Friday, April 15, 2016

Ep. 20: Objective Reality

In a spiritual sequel to last week’s dungeon meetup, Josh and Emily continue to discuss the nuances of how we feel about things that we don’t have, whether they’re in the past, the future, or alternate realities. If this sounds awful to you, keep in mind that they do so while listening to some super classic tracks from some super new patrons (thanks for using those +1 tickets ya’ll). Why do we feel sad when we’re happy? What happens when we die? Would Jay Gatz and Mickey Mouse be friends? Find out here at the VGM Jukebox Episode 20, yo!

Click above to listen or subscribe.  Click below for the usual direct download.

Keep bringing those +1s! Even +2s and +3s! The bar is spacious.

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This episode was made possible by:
Game Track Title Composer(s)
Street Fighter II Sagat's Theme Yoko Shimomura, Isao Abe
High Seas Havoc Sometime Somewhere Emi Shiimizu
Neo Turf Masters BADEN National Golf Course - Germany Takushi Hiyamuta, Jin Jin, Yoshimi, Steve
Sonic the Hedgehog Star Light Zone Masato Nakamua
Phantasy Star II Silent Zone Tokuhiko Uwabo
Teenage Mutant Ninja Turtles: Turtles in Time Skull and Crossbones Mutsuhiko Izumi, Kozo Nakamura

...and listeners like YOU.


  1. Wow, you guys went waay out there. I'll never be able to listen to Starlight Zone the same way again! Just before I listened to the episode, I was telling a co-worker how the conversations on the podcast had continued on the blog and amounted to English major(types) having philosophical discussions, which we both agreed was more accessible and less esoteric than Philosophy majors having philosophical discussions.

    The conversation about death was fun; Emily's post-modernist view and Josh's decidedly eastern perspective are pretty opposed in and of themselves, but somehow they found a happy cohabitation.

    I'll ask my daughter by what moniker she'd like to be addressed, but I'm sure she'll be excited to hear her selection was picked. It's such a bittersweet piece. My oldest boy's selection is close behind!

    Oh, and a contribution to the nostalgia lexicon: NAZUKASHII. It's a feeling of warm nostalgia that occurs when one is reminded of their young childhood. One of the TAs in my Japanese class introduced me to the term when we ran into each other in a McDonald's and I offered her a piece of Marukawa gum.

    1. I was an English major and a Philosophy minor. In other words, ya nailed it.

      And I will definitely be incorporating nazukashii into my vocabulary!

  2. Listening to the High Seas Havoc track again, I realized it sounds VERY close to the main (overworld) theme from Final Fantasy IV. The chords differ, but the melody sounds like it's a variation on the same song; even the two sections of each track sound very similar. Observe:
    FF4: https://www.youtube.com/watch?v=rNAGecOvM1Q&index=7&list=PL17361AA9ED2CABA8
    HSH: https://www.youtube.com/watch?v=25_kuaHTbvc&index=15&list=PL6BoklkwiyPBeA6GqyBLqxWX5g7WLIcdM

    1. Oops. Nathan, I permanently deleted one of your own removed comments, and it erased its nested replies instead of redistributing them. So, Thorn-chan's decision and my response to it now live only in our e-mail notifications. Sorry!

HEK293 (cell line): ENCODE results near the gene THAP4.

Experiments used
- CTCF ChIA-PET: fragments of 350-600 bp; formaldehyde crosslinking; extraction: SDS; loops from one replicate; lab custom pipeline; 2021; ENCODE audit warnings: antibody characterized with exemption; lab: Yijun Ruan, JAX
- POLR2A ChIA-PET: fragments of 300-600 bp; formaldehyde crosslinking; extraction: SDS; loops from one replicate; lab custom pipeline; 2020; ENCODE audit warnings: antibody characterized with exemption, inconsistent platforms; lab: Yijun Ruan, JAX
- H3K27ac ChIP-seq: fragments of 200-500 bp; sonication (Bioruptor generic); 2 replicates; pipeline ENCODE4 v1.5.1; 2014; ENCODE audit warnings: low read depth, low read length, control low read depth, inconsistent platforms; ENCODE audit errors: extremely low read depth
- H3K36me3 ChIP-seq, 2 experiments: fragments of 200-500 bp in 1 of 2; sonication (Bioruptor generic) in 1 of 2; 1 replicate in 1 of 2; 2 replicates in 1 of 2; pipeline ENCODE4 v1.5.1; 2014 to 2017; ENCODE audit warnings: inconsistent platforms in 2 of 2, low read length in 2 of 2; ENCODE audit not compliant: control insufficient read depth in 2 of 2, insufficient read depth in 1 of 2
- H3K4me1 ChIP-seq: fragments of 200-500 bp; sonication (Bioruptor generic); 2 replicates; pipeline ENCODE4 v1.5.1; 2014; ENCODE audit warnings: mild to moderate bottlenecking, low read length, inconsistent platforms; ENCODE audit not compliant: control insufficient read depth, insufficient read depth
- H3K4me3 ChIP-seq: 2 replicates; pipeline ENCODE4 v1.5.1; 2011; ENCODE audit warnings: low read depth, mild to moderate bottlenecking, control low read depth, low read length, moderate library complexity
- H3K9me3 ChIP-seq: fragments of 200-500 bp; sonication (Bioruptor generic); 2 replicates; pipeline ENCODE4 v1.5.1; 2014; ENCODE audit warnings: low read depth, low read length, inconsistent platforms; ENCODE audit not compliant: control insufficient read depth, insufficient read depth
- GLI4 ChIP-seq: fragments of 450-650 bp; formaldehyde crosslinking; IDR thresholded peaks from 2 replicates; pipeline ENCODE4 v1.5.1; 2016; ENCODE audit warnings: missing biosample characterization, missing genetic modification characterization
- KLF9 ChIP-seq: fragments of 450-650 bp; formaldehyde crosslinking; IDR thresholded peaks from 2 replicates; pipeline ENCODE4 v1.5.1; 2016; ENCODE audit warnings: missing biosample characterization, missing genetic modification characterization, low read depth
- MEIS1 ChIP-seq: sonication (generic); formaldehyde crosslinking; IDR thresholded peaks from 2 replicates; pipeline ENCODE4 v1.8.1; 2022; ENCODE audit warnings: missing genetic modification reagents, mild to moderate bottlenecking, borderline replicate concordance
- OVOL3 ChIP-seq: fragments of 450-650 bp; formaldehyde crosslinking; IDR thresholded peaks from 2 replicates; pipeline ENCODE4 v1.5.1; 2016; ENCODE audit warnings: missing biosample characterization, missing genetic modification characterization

In the future, if anyone removes a comment, try not to nest anything under it. I do go back and prune those out, and I wouldn't want to accidentally delete stuff connected to them if I'm not being super careful. Thanks guys!

    2. Bummer; I didn't click on notifications so I didn't get to see your comment. I'll be more careful next time! ;)

  3. Hey, thanks for playing the track I suggested! I hope I didn't come off as upset at LMH or anything. Their Neo Geo episode is one of my favorites and it introduced me to the earlier games I wasn't familiar with. Also, I totally forgot about the karaoke challenge when I suggested that track. Sorry/not sorry!

    I'll definitely be sticking around, though! I've had lots of ideas for tracks to suggest for a while. It just seemed appropriate to break the ice with a golf game.

    1. I can hardly wait. That golf track was bonk!

    2. Nah goemonsama, you didn't come across as upset at all, so don't worry! And thanks for being one of the patrons who takes it upon themself to bring us the super jams that miss the LMH window.

  4. Ok,

    Nostalgia Zone

    Act 1: A fondness for something in your past and a desire to return to it. It is often quite acute, like feeling of listening to a song from your childhood that you haven’t heard since.

    This is what most people think of first when you say ‘nostalgia.’

    Act 2: A habit or activity that could inspire nostalgia as described above. We have an example before us, the VGM Jukebox podcast.

    We seem to agree that this may be fuelled by nostalgia, but is not itself nostalgia or nostalgic.

    Act 3: A longing for a time and a place in the past that you did not experience; banana candy nostalgia. Perhaps it is a very similar but not identical shade of feeling than Act 1-nostalgia.

    This is an interesting concept.

    Act 4: A longing for a future that you know will never come; reverse nostalgia. Is this another shade of nostalgia, or something different?

    It was suggested that this is not nostalgia because nostalgia involves gratitude that the time you are nostalgic for happened at all.

    Act 5: A contemplation of what could have been; sideways nostalgia. The object here is not the past or the future but a present that isn’t this one, and perhaps also a past that isn’t the one that happened.

    If Act 4-nostalgia isn’t truly nostalgia for the reason suggested, then neither is this.

    Act 6: Nostalgia for the present, this present; wistfulness. Borne from fondness for the time you are experiencing right now, the knowledge that this moment will never come again, and the belief that one day all memories of it will be gone.

    I think it takes courage to think like this, to contemplate mortality and not shrink from it.

    Act 7: Desire to experience a future that you know will happen; anticipation.

    On the one hand this is clearly not nostalgia, on the other it is linked to the reality of time like nostalgia seems to be. And wouldn’t we expect it to fit somewhere between Act 4 and Act 6? Isn’t longing for a future that is somewhere between longing for a future that itsn’t and longing for a present that is?